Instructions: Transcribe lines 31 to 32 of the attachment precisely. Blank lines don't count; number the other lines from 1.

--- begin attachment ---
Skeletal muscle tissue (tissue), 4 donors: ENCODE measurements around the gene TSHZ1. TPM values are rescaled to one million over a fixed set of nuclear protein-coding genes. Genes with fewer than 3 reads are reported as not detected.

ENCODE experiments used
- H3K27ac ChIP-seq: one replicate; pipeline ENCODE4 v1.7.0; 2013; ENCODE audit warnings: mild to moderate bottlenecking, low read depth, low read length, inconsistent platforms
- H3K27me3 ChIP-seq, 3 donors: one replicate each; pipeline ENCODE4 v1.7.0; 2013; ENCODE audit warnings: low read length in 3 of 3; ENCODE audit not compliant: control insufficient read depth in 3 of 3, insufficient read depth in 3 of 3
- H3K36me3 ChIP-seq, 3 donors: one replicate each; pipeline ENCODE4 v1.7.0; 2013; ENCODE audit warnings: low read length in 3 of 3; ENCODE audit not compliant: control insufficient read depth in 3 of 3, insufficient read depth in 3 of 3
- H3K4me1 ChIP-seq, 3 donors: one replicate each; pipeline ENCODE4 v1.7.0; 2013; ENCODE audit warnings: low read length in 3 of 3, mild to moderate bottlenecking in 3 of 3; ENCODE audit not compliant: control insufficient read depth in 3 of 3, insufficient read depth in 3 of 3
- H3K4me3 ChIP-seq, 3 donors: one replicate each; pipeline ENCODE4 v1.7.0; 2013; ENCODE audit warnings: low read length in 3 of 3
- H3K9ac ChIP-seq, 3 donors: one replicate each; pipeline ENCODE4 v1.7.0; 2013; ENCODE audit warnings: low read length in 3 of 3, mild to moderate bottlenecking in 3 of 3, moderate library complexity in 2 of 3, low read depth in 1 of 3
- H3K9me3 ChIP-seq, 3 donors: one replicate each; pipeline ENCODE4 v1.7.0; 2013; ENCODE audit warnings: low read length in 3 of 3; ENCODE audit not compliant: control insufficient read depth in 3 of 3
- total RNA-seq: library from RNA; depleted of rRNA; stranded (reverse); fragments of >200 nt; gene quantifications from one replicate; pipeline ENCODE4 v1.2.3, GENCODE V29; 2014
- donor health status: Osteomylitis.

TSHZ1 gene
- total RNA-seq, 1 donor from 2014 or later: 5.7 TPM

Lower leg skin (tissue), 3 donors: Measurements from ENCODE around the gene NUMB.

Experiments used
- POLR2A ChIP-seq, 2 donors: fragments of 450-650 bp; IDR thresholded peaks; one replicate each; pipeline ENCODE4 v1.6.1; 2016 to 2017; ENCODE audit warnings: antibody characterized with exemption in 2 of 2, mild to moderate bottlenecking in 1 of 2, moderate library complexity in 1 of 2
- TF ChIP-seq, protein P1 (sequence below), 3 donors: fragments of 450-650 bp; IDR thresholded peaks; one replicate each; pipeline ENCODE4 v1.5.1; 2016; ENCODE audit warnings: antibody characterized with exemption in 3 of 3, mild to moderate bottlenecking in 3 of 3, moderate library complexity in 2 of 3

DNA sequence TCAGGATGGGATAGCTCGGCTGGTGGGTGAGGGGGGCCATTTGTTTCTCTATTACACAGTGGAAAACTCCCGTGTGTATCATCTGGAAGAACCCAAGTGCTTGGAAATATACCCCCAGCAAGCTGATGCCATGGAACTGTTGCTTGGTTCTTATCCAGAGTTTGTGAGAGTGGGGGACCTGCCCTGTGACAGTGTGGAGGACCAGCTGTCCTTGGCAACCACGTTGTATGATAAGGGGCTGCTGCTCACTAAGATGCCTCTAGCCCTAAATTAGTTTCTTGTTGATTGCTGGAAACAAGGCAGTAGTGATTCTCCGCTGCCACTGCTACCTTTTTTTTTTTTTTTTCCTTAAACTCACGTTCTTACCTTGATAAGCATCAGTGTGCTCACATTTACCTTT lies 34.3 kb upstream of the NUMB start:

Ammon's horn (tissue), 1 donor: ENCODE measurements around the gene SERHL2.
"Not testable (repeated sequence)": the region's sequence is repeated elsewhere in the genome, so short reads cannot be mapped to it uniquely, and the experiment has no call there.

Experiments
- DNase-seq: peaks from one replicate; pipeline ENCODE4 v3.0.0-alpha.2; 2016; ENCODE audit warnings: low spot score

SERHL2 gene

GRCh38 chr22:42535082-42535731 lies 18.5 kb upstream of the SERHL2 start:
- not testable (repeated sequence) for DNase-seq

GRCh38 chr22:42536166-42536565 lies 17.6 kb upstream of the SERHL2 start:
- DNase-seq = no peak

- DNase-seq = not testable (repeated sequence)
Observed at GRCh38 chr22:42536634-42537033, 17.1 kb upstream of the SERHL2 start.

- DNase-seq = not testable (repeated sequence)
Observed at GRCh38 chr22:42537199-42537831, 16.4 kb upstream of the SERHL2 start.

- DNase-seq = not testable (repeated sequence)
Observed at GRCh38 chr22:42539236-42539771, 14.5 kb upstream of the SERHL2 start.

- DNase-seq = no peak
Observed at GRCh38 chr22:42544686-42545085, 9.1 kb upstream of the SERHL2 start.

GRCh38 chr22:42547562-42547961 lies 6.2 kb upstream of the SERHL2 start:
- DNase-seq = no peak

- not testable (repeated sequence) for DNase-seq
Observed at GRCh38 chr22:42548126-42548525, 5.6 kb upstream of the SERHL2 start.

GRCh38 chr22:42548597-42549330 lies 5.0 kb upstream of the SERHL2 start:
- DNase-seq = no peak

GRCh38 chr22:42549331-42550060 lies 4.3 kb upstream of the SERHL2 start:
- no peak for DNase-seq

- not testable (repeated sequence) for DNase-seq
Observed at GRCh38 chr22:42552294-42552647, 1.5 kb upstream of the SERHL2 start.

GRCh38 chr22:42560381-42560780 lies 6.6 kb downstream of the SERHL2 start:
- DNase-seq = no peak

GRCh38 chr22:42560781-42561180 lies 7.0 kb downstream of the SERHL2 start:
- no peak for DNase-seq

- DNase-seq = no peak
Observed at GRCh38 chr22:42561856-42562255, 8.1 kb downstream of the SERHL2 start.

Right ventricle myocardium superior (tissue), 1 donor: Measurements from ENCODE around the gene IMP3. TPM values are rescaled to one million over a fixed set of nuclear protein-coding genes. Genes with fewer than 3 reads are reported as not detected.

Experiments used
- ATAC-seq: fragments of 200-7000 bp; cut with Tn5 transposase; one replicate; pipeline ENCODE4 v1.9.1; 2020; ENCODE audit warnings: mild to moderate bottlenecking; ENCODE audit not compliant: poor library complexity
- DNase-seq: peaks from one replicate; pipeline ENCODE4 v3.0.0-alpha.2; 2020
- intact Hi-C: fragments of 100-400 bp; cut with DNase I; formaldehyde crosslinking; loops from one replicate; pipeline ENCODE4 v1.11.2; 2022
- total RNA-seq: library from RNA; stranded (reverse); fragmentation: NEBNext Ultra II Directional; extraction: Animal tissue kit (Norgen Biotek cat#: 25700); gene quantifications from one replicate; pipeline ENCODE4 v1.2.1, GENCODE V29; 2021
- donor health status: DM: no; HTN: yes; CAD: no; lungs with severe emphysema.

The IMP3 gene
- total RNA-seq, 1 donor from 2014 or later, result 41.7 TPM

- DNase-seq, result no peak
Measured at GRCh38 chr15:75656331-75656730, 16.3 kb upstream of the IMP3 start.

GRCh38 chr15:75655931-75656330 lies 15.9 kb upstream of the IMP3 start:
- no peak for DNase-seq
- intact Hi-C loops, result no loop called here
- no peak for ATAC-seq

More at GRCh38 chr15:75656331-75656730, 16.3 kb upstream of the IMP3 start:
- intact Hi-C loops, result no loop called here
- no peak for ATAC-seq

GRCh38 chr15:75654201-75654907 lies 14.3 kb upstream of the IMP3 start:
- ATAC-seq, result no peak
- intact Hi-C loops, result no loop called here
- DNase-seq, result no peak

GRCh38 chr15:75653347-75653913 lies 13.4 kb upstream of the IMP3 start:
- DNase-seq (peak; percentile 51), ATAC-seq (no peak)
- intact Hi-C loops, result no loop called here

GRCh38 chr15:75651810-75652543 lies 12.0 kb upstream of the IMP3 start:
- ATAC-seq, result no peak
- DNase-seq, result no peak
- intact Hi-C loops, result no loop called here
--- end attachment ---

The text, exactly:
Observed at GRCh38 chr22:42537199-42537831, 16.4 kb upstream of the SERHL2 start.

- DNase-seq = not testable (repeated sequence)